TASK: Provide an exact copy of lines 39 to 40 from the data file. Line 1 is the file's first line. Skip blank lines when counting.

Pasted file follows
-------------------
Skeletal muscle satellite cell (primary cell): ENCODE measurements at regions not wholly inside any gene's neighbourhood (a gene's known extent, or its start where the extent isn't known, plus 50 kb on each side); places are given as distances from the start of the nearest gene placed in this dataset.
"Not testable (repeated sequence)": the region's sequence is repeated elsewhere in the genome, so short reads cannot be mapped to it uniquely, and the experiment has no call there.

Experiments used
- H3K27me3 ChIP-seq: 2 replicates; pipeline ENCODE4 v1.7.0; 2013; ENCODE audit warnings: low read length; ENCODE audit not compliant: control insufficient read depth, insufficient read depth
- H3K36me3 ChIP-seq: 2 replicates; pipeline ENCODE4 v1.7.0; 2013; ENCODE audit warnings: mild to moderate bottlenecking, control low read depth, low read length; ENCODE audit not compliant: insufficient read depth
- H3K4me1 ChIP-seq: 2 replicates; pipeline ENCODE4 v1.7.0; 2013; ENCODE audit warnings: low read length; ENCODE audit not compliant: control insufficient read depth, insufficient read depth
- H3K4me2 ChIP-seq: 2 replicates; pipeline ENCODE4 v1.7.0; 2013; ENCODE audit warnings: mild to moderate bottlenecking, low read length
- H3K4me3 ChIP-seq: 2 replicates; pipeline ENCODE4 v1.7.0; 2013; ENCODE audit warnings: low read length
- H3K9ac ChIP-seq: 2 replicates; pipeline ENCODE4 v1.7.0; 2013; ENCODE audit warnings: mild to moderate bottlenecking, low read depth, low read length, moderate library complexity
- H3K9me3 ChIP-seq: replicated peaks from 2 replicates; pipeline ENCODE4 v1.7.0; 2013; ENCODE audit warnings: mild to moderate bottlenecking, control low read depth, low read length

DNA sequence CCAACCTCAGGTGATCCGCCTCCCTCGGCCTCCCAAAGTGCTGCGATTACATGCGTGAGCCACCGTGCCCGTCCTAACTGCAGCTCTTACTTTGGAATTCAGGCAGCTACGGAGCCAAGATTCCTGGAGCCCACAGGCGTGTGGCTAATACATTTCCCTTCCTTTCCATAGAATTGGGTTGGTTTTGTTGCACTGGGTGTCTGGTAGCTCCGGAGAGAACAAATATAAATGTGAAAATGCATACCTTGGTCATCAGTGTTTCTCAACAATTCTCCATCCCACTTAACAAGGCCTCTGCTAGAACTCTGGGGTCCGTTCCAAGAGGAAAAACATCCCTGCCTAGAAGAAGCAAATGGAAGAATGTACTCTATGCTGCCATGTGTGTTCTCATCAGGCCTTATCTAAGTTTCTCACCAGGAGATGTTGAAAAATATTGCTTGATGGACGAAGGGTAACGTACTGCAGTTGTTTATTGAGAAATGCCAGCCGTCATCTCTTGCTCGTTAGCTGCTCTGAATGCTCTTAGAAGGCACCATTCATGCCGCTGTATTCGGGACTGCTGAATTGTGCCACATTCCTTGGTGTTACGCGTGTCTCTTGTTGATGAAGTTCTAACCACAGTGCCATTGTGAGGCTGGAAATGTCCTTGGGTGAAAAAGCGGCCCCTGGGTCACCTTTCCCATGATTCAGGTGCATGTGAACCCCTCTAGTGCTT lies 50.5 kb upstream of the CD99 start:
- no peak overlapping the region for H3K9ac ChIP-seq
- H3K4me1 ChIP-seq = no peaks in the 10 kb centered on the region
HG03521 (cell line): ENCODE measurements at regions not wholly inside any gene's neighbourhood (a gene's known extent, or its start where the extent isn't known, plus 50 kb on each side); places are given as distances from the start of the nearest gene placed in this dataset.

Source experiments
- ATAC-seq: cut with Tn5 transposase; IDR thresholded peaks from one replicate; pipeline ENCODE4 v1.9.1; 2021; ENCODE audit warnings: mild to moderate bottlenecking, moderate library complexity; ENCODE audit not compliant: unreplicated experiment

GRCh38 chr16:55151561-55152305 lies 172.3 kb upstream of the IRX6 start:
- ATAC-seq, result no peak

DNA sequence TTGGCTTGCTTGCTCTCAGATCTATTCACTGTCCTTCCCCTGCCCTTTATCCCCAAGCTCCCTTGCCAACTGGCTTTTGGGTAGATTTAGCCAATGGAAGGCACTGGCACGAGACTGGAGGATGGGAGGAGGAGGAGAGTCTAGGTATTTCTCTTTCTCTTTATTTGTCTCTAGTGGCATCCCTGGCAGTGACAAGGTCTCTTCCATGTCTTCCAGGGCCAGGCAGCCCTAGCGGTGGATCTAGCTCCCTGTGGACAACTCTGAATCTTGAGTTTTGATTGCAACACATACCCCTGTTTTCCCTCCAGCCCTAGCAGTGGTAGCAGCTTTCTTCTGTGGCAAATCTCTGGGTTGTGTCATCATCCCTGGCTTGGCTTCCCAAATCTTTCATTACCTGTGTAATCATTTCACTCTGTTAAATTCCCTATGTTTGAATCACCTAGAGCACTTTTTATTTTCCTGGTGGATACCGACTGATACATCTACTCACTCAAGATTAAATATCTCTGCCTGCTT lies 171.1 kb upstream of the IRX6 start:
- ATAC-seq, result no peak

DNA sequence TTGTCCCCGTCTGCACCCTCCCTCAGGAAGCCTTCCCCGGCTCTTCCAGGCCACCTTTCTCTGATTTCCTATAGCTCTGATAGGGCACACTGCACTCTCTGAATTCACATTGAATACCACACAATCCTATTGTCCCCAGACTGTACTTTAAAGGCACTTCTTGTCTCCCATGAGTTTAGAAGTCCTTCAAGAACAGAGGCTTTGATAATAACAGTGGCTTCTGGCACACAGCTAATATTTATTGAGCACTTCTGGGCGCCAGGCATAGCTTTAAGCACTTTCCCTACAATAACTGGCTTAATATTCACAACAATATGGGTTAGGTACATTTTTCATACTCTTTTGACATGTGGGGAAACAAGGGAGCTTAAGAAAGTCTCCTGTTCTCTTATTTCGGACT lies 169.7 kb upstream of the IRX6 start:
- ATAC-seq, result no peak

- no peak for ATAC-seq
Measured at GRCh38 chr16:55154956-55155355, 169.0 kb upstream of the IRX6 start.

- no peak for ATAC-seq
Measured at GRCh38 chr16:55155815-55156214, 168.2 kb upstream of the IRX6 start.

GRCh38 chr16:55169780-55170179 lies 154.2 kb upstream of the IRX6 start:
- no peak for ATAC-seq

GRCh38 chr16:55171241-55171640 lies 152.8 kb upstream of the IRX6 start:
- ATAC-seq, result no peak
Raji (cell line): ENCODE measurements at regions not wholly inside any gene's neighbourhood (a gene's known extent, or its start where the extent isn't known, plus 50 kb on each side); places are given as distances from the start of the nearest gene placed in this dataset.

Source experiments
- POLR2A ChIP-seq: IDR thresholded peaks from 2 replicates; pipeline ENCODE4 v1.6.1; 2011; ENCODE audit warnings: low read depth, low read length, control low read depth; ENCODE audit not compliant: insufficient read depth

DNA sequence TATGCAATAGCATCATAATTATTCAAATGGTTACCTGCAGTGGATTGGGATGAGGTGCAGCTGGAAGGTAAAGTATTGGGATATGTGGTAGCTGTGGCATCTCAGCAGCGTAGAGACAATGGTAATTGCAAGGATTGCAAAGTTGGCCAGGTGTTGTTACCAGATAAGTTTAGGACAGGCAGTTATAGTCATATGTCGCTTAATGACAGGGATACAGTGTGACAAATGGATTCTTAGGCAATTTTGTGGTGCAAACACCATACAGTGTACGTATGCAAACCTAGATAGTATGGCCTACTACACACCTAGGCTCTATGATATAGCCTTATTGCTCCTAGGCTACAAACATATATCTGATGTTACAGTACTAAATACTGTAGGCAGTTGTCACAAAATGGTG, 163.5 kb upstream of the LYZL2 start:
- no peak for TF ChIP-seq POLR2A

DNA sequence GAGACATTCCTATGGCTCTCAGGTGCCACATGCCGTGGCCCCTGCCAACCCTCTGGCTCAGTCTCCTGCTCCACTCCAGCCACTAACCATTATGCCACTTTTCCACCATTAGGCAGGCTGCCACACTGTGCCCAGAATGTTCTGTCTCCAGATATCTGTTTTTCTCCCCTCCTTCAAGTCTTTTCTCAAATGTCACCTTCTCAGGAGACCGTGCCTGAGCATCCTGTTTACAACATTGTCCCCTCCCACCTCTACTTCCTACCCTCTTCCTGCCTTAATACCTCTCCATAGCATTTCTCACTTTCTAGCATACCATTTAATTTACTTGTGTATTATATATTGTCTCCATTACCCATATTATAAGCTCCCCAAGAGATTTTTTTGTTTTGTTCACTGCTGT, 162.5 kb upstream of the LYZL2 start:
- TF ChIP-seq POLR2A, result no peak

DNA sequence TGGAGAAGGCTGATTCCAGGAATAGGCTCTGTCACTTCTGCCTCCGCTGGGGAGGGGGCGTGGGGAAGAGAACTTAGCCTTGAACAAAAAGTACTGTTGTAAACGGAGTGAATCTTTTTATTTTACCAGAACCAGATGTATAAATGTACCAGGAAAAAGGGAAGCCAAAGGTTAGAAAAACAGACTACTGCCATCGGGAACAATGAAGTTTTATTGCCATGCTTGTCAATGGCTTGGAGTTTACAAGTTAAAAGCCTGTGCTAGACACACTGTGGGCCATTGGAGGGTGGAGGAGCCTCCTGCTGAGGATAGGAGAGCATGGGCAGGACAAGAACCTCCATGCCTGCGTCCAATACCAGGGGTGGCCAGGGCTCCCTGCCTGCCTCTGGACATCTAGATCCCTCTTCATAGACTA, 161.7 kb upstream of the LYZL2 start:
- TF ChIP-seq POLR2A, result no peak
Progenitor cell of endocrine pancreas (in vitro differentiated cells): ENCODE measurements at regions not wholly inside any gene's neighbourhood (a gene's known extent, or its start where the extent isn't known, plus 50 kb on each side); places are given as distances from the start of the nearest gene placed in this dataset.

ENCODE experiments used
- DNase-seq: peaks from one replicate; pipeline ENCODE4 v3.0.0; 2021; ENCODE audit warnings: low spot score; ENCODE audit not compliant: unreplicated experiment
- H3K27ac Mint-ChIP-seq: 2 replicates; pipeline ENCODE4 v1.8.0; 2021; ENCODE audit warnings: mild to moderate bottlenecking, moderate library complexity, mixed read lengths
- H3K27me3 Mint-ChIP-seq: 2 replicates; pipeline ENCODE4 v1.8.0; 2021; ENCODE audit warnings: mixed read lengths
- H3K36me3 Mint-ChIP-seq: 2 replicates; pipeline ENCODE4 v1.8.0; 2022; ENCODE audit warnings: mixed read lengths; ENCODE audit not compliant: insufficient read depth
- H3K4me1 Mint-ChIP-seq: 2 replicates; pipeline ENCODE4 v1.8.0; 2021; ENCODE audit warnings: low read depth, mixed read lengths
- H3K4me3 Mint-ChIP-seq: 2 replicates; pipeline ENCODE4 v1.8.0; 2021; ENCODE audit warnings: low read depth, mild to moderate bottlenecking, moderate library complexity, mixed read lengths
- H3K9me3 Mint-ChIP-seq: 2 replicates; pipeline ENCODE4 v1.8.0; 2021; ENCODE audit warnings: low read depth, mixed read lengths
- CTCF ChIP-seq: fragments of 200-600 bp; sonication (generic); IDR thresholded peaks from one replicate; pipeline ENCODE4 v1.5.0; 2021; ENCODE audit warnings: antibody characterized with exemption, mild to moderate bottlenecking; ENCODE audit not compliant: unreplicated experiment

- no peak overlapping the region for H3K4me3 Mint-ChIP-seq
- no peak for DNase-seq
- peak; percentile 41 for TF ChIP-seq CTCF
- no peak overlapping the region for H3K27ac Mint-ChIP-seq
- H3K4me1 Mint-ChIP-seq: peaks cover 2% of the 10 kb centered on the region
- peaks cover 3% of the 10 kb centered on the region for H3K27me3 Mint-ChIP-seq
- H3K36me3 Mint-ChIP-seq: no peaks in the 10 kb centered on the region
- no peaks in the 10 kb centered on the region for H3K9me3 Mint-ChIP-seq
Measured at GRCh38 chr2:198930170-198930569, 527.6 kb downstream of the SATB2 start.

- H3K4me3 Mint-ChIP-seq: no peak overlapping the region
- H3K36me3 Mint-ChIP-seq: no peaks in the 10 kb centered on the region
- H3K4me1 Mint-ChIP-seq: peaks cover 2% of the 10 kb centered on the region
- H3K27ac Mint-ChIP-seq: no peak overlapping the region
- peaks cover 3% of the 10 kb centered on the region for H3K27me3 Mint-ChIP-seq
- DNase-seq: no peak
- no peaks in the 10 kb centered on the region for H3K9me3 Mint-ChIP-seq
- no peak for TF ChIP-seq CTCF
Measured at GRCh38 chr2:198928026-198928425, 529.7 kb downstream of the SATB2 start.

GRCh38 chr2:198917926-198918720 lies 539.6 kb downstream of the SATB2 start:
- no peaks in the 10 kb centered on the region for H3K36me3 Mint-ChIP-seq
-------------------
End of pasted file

- TF ChIP-seq POLR2A, result no peak
Progenitor cell of endocrine pancreas (in vitro differentiated cells): ENCODE measurements at regions not wholly inside any gene's neighbourhood (a gene's known extent, or its start where the extent isn't known, plus 50 kb on each side); places are given as distances from the start of the nearest gene placed in this dataset.